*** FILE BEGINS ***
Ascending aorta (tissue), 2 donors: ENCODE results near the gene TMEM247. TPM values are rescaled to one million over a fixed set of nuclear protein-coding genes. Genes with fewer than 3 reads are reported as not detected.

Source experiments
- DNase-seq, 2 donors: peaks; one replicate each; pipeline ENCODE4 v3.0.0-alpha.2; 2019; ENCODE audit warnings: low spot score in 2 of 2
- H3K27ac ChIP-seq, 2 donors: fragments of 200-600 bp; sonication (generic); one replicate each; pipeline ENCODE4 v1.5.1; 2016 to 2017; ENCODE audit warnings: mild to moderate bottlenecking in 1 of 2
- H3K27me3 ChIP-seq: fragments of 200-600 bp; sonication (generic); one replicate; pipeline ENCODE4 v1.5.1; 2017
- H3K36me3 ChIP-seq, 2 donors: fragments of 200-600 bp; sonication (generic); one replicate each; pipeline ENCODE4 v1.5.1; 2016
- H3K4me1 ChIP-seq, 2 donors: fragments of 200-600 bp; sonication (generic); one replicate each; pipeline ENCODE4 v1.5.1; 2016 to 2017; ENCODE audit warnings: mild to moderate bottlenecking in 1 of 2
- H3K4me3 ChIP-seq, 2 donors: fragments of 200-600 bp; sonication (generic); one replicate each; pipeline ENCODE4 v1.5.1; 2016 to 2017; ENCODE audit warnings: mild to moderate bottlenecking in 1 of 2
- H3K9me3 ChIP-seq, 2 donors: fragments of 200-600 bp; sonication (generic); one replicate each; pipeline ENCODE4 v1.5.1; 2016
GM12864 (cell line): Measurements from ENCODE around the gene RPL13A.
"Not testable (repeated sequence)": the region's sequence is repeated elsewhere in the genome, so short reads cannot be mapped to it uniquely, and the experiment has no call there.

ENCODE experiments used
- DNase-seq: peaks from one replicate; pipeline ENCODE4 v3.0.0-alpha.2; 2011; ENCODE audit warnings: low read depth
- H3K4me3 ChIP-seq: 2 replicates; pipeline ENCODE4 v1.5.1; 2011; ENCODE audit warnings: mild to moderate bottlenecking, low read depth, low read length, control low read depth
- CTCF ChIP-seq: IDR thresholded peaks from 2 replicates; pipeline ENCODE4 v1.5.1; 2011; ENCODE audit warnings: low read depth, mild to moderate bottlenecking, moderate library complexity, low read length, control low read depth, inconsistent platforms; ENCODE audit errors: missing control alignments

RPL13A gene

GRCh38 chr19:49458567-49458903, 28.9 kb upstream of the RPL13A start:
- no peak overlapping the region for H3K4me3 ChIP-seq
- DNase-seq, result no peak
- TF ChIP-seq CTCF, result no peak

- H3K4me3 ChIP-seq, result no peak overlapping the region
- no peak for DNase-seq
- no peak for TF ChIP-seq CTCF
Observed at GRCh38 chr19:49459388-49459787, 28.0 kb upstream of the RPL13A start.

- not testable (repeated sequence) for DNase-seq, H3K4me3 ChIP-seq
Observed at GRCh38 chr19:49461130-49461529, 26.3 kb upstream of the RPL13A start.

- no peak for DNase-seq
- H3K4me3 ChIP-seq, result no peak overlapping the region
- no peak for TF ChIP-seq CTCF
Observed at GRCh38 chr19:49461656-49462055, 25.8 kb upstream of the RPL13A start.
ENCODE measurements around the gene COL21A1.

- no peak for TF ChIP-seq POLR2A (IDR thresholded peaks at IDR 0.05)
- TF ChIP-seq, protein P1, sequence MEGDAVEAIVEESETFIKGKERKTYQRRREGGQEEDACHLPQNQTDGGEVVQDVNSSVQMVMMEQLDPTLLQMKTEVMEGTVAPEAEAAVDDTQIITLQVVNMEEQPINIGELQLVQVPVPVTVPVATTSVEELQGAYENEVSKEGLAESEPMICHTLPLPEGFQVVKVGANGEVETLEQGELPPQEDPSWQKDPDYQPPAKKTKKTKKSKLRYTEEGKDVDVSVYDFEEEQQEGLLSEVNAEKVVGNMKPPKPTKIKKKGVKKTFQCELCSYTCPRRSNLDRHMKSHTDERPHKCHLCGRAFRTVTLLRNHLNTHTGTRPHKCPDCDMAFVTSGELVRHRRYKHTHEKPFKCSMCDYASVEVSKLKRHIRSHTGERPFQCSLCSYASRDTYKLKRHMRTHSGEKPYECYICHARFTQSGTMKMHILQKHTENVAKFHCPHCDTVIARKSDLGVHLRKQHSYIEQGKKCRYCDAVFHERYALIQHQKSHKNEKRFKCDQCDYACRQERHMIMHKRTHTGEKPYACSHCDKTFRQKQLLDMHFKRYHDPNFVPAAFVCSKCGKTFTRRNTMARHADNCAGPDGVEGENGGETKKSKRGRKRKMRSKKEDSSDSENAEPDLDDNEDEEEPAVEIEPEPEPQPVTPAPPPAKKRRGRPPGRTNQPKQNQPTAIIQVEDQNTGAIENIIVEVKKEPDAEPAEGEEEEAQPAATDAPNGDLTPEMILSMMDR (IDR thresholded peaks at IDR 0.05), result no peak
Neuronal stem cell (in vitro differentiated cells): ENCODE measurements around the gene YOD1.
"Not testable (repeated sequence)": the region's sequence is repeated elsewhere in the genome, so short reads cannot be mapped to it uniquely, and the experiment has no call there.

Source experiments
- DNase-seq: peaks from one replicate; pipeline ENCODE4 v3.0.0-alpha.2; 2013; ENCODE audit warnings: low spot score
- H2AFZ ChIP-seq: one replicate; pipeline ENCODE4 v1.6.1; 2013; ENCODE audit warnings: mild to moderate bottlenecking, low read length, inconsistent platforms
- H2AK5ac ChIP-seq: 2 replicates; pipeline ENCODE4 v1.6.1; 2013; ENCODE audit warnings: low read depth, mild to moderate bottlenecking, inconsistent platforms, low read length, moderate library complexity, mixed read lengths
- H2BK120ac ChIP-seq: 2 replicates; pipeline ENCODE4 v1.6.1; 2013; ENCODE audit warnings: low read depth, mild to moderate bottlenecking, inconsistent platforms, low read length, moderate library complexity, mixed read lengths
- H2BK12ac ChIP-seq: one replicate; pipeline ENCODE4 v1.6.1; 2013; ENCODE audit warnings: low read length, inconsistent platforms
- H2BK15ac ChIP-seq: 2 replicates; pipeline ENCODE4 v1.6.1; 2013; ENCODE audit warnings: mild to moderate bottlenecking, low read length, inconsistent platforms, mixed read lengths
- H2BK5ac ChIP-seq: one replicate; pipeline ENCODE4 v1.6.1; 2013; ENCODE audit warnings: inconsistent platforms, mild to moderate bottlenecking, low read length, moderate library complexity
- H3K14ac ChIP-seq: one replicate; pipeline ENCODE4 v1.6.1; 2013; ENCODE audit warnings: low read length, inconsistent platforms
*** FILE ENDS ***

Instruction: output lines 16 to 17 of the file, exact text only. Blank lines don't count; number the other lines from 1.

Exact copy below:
RPL13A gene

GRCh38 chr19:49458567-49458903, 28.9 kb upstream of the RPL13A start: